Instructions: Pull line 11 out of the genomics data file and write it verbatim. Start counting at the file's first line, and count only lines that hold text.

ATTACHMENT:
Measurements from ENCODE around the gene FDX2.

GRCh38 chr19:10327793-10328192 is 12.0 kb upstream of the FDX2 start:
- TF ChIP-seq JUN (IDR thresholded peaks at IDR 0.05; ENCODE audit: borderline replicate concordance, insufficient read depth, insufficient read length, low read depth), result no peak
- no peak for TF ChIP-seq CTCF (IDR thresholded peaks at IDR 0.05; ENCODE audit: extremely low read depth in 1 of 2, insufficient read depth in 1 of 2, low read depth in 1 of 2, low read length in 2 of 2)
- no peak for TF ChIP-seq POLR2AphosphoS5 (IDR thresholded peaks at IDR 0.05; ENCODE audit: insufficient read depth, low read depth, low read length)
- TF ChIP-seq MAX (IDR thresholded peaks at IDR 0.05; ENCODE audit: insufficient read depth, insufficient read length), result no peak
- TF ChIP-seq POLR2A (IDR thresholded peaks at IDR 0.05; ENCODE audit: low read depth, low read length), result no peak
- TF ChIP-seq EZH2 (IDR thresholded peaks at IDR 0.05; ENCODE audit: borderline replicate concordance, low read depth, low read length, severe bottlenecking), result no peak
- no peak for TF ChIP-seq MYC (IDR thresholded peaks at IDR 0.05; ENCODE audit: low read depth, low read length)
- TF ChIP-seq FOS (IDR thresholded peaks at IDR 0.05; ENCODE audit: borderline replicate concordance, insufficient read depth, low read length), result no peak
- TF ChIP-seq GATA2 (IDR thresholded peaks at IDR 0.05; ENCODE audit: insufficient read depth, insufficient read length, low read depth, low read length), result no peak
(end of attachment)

- TF ChIP-seq GATA2 (IDR thresholded peaks at IDR 0.05; ENCODE audit: insufficient read depth, insufficient read length, low read depth, low read length), result no peak